FIG. 2 is a plan view showing at a larger scale a portion of a solid state image pickup device according to the second embodiment of the invention. In FIG. 2, reference symbols 21 a to 21 d represent photosensors constituting a first photosensor row, reference symbols 24 a to 24 d represent photosensors constituting a second photosensor row, reference symbols 22 a to 22 d represent photosensors constituting a third photosensor row, reference symbols 25 a to 25 d represent photosensors constituting a fourth photosensor row, and reference symbols 23 a to 23 d represent photosensors constituting a fifth photosensor row.

Reference symbols 16 a to 16 d represent a first column direction charge transfer device, and reference symbols 17 a to 17 d represent a second column direction charge transfer device. Each photosensor is shown by an octagon. In this embodiment, the shape of each photosensor is octagonal whose sides match the zigzag angle of each column direction charge transfer device. This shape provides a maximum light receiving area.

In this embodiment shown in FIG. 2, color filters indicated at G (green), B (blue) and R (red) are formed on a light receiving area of each photosensor. G filters are formed on all photosensors of the odd number photosensor rows 21 a-21 d, 22 a-22 d and 23 a-23 d, and R and G filters are formed on photosensors of the even number photosensor rows 24 a-24 d and 25 a-25 d, alternately in both the row and column directions. The number of G filters is larger than that of B and G filters because green influences the resolution more than blue and red.

In this embodiment, signal charges (G signal charges) of the photosensors with G filters are read and transferred to the right-hand first column direction charge transfer devices 16 a to 16 d, and signal charges (B and R signal charges) of the photosensors with B and R filters are read and transferred to the right-hand second column direction charge transfer devices 17 a to 17 d.

In the embodiment shown in FIG. 2, the column direction charge transfer device is formed of a main transfer device 26, a first branch device 27 and a second branch device 28. The main transfer device 26 receives in parallel the signal charges transferred from the first and second column direction charge transfer devices 16 a to 16 d and 17 a to 17 d, and transfers the received signal charges in the row direction. The first branch device 27 branches the G signal charges from the main transfer device 26 to a first output circuit 29, and the second branch device 28 branches the B and R signal charges from the main transfer device 26 to a second output circuit 30. For example, of signal charges transferred by the main transfer device 26 in the order of G, R, G, and B, the G signal charges are transferred to the first branch device 27 and the R and B signal charges are transferred to the second branch device 28. In this case, the first output circuit 29 outputs a G signal voltage, and the second output circuit 30 outputs R and B signal voltages. This separate voltage output facilitates the succeeding signal processing.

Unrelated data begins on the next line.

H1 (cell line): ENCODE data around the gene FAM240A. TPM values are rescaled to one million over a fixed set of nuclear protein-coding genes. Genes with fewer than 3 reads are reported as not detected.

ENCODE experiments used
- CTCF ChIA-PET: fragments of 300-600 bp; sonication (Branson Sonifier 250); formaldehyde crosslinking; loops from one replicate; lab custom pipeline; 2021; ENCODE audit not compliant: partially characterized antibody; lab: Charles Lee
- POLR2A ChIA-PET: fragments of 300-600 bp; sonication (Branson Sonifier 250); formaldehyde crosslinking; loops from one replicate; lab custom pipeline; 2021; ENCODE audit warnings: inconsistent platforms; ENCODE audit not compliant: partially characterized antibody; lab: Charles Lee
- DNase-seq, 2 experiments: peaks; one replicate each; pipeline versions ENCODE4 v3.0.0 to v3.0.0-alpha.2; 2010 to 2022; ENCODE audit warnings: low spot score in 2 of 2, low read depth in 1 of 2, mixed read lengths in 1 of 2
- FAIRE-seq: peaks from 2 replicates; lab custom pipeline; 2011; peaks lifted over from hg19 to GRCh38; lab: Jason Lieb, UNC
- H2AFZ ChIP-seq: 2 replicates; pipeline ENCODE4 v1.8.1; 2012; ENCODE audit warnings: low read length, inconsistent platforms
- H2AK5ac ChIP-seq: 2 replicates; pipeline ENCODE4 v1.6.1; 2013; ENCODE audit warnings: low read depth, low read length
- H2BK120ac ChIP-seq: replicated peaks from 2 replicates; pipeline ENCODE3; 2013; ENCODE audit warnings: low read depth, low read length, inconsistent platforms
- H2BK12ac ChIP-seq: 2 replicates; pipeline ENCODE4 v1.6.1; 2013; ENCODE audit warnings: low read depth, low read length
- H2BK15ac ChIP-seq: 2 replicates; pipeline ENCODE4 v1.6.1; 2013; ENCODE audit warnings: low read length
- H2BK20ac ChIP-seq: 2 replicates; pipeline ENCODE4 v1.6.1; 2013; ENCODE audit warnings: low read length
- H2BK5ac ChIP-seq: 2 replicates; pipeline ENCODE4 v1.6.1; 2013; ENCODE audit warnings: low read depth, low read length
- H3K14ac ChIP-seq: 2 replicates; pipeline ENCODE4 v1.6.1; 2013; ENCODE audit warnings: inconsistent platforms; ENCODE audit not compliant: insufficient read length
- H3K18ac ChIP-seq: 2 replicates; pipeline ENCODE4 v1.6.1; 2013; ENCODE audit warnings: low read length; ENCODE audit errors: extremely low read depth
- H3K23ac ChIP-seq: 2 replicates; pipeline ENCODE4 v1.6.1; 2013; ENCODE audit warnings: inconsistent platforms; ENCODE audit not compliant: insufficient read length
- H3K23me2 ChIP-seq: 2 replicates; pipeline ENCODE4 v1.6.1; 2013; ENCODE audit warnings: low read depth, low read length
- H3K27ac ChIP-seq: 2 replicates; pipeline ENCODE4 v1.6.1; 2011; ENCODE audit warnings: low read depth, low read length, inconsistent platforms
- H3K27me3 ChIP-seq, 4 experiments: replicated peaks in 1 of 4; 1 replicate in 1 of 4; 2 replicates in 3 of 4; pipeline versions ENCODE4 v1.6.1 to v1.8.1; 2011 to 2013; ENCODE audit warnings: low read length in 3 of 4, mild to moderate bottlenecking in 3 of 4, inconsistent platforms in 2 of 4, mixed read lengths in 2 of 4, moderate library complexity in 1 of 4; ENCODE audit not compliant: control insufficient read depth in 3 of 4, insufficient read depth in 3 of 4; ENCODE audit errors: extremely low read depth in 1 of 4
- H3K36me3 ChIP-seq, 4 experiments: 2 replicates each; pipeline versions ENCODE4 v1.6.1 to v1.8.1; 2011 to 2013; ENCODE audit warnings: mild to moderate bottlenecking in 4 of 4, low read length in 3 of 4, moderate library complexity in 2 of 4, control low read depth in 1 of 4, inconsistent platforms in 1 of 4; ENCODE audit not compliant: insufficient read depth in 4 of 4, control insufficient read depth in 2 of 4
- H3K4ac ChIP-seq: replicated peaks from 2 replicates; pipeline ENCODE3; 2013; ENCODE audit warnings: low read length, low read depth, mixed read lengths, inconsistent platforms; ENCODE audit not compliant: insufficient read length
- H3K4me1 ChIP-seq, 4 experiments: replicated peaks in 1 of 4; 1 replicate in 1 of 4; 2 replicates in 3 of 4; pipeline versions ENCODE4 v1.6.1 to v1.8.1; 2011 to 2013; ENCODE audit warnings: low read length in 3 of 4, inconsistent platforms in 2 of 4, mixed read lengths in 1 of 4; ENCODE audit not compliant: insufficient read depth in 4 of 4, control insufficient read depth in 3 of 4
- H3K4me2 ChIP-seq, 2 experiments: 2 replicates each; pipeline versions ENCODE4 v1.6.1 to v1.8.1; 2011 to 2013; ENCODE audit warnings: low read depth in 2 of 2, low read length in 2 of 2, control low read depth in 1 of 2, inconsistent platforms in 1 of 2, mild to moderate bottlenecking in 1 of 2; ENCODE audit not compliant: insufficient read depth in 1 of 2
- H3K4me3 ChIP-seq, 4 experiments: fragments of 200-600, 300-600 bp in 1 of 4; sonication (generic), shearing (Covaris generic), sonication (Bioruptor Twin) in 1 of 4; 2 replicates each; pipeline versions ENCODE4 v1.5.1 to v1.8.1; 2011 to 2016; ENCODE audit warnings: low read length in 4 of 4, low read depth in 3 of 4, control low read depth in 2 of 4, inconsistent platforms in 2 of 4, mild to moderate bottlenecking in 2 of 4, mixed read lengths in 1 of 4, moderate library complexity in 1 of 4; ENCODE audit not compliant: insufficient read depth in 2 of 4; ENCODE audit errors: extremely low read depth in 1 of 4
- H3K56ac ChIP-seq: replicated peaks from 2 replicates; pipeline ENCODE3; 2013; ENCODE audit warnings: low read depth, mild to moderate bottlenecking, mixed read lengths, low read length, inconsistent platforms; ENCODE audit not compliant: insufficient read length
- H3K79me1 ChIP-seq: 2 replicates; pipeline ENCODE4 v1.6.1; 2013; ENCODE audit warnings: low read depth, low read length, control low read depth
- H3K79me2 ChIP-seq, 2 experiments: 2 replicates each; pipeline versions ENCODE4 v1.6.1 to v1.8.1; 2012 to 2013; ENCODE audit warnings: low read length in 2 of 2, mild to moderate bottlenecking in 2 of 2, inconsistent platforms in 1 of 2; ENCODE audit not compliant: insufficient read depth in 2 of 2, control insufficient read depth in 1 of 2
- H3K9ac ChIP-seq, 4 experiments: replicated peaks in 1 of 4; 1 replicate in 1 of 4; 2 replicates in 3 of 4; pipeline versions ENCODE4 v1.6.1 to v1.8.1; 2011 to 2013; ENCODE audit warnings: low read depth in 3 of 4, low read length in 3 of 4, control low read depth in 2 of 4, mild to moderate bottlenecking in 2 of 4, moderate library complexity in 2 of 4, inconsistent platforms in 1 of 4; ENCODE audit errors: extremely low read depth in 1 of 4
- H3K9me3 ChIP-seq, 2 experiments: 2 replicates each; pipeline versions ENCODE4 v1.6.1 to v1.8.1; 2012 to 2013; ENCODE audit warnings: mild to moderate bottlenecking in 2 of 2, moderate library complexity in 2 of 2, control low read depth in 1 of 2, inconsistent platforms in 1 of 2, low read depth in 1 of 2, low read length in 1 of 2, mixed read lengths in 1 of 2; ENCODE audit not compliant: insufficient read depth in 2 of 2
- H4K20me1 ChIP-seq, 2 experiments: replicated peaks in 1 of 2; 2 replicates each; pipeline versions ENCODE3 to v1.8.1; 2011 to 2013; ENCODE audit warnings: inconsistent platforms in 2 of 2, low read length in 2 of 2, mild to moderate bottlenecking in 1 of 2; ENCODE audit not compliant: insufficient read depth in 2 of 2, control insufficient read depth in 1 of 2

FIG. 3 is a plan view showing at a larger scale a portion of a solid state image pickup device according to the third embodiment of the invention. In FIG. 3, reference symbols 51 a to 51 d represent photosensors constituting a first photosensor row, reference symbols 54 a to 54 d represent photosensors constituting a second photosensor row, reference symbols 52 a to 52 d represent photosensors constituting a third photosensor row, reference symbols 55 a to 55 d represent photosensors constituting a fourth photosensor row, and reference symbols 53 a to 53 d represent photosensors constituting a fifth photosensor row. Reference symbols 16 a to 16 d represent a first column direction charge transfer device, and reference symbols 17 a to 17 d represent a second column direction charge transfer device. G, B and R indicate colors of each color filter. The layout of color filters is the same as the second embodiment shown in FIG. 2.